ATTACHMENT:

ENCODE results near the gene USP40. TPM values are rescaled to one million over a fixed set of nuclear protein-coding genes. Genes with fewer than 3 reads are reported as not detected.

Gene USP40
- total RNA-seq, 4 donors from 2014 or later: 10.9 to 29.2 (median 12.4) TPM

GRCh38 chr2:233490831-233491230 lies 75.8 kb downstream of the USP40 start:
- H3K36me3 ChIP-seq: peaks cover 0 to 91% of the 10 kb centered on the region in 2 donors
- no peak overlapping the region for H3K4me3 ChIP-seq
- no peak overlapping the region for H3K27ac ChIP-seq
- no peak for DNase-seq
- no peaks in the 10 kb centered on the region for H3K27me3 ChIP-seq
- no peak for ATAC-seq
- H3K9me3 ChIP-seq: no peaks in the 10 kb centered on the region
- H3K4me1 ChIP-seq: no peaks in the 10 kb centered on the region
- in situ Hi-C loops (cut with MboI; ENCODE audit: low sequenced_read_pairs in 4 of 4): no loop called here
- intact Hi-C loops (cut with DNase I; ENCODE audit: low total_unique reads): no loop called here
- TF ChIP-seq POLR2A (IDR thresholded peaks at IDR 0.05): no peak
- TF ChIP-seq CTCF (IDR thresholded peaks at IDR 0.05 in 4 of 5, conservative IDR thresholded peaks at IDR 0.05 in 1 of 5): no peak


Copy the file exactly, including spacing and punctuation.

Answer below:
ENCODE results near the gene USP40. TPM values are rescaled to one million over a fixed set of nuclear protein-coding genes. Genes with fewer than 3 reads are reported as not detected.

Gene USP40
- total RNA-seq, 4 donors from 2014 or later: 10.9 to 29.2 (median 12.4) TPM

GRCh38 chr2:233490831-233491230 lies 75.8 kb downstream of the USP40 start:
- H3K36me3 ChIP-seq: peaks cover 0 to 91% of the 10 kb centered on the region in 2 donors
- no peak overlapping the region for H3K4me3 ChIP-seq
- no peak overlapping the region for H3K27ac ChIP-seq
- no peak for DNase-seq
- no peaks in the 10 kb centered on the region for H3K27me3 ChIP-seq
- no peak for ATAC-seq
- H3K9me3 ChIP-seq: no peaks in the 10 kb centered on the region
- H3K4me1 ChIP-seq: no peaks in the 10 kb centered on the region
- in situ Hi-C loops (cut with MboI; ENCODE audit: low sequenced_read_pairs in 4 of 4): no loop called here
- intact Hi-C loops (cut with DNase I; ENCODE audit: low total_unique reads): no loop called here
- TF ChIP-seq POLR2A (IDR thresholded peaks at IDR 0.05): no peak
- TF ChIP-seq CTCF (IDR thresholded peaks at IDR 0.05 in 4 of 5, conservative IDR thresholded peaks at IDR 0.05 in 1 of 5): no peak